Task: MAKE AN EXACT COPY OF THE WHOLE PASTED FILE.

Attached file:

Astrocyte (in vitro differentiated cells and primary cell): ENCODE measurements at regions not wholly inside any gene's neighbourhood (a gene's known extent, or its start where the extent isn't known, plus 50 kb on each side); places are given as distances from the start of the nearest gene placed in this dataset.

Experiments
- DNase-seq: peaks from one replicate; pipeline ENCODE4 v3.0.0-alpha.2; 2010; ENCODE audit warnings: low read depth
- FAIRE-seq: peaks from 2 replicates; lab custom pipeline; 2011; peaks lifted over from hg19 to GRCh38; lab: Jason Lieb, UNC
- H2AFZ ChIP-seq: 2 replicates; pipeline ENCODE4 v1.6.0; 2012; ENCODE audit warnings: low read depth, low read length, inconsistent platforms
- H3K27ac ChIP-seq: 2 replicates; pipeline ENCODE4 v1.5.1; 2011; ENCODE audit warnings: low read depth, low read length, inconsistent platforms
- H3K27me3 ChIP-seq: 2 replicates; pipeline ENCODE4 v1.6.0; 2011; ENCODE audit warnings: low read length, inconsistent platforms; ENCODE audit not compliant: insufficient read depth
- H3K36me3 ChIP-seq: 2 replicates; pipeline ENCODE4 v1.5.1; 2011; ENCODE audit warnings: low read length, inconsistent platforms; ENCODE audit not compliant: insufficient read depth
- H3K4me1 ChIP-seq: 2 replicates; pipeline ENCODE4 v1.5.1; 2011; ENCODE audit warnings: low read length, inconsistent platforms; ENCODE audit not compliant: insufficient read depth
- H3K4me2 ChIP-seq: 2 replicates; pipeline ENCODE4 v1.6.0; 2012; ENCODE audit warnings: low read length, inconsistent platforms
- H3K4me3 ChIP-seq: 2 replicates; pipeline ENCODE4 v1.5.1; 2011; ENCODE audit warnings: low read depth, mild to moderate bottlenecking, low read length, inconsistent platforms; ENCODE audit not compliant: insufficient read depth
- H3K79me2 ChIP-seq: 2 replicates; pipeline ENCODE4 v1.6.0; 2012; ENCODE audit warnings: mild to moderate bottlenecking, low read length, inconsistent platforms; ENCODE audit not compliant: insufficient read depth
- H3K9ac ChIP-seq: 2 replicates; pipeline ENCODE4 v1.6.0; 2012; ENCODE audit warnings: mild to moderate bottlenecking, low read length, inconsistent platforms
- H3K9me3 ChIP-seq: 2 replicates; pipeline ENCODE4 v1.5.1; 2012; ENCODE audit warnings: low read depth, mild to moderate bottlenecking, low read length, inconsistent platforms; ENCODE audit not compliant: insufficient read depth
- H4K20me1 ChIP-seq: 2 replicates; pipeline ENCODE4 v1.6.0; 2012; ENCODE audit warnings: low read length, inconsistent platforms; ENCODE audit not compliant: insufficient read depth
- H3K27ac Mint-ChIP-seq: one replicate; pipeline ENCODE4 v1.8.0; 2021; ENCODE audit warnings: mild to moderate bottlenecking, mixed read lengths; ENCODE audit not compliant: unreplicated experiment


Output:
Astrocyte (in vitro differentiated cells and primary cell): ENCODE measurements at regions not wholly inside any gene's neighbourhood (a gene's known extent, or its start where the extent isn't known, plus 50 kb on each side); places are given as distances from the start of the nearest gene placed in this dataset.

Experiments
- DNase-seq: peaks from one replicate; pipeline ENCODE4 v3.0.0-alpha.2; 2010; ENCODE audit warnings: low read depth
- FAIRE-seq: peaks from 2 replicates; lab custom pipeline; 2011; peaks lifted over from hg19 to GRCh38; lab: Jason Lieb, UNC
- H2AFZ ChIP-seq: 2 replicates; pipeline ENCODE4 v1.6.0; 2012; ENCODE audit warnings: low read depth, low read length, inconsistent platforms
- H3K27ac ChIP-seq: 2 replicates; pipeline ENCODE4 v1.5.1; 2011; ENCODE audit warnings: low read depth, low read length, inconsistent platforms
- H3K27me3 ChIP-seq: 2 replicates; pipeline ENCODE4 v1.6.0; 2011; ENCODE audit warnings: low read length, inconsistent platforms; ENCODE audit not compliant: insufficient read depth
- H3K36me3 ChIP-seq: 2 replicates; pipeline ENCODE4 v1.5.1; 2011; ENCODE audit warnings: low read length, inconsistent platforms; ENCODE audit not compliant: insufficient read depth
- H3K4me1 ChIP-seq: 2 replicates; pipeline ENCODE4 v1.5.1; 2011; ENCODE audit warnings: low read length, inconsistent platforms; ENCODE audit not compliant: insufficient read depth
- H3K4me2 ChIP-seq: 2 replicates; pipeline ENCODE4 v1.6.0; 2012; ENCODE audit warnings: low read length, inconsistent platforms
- H3K4me3 ChIP-seq: 2 replicates; pipeline ENCODE4 v1.5.1; 2011; ENCODE audit warnings: low read depth, mild to moderate bottlenecking, low read length, inconsistent platforms; ENCODE audit not compliant: insufficient read depth
- H3K79me2 ChIP-seq: 2 replicates; pipeline ENCODE4 v1.6.0; 2012; ENCODE audit warnings: mild to moderate bottlenecking, low read length, inconsistent platforms; ENCODE audit not compliant: insufficient read depth
- H3K9ac ChIP-seq: 2 replicates; pipeline ENCODE4 v1.6.0; 2012; ENCODE audit warnings: mild to moderate bottlenecking, low read length, inconsistent platforms
- H3K9me3 ChIP-seq: 2 replicates; pipeline ENCODE4 v1.5.1; 2012; ENCODE audit warnings: low read depth, mild to moderate bottlenecking, low read length, inconsistent platforms; ENCODE audit not compliant: insufficient read depth
- H4K20me1 ChIP-seq: 2 replicates; pipeline ENCODE4 v1.6.0; 2012; ENCODE audit warnings: low read length, inconsistent platforms; ENCODE audit not compliant: insufficient read depth
- H3K27ac Mint-ChIP-seq: one replicate; pipeline ENCODE4 v1.8.0; 2021; ENCODE audit warnings: mild to moderate bottlenecking, mixed read lengths; ENCODE audit not compliant: unreplicated experiment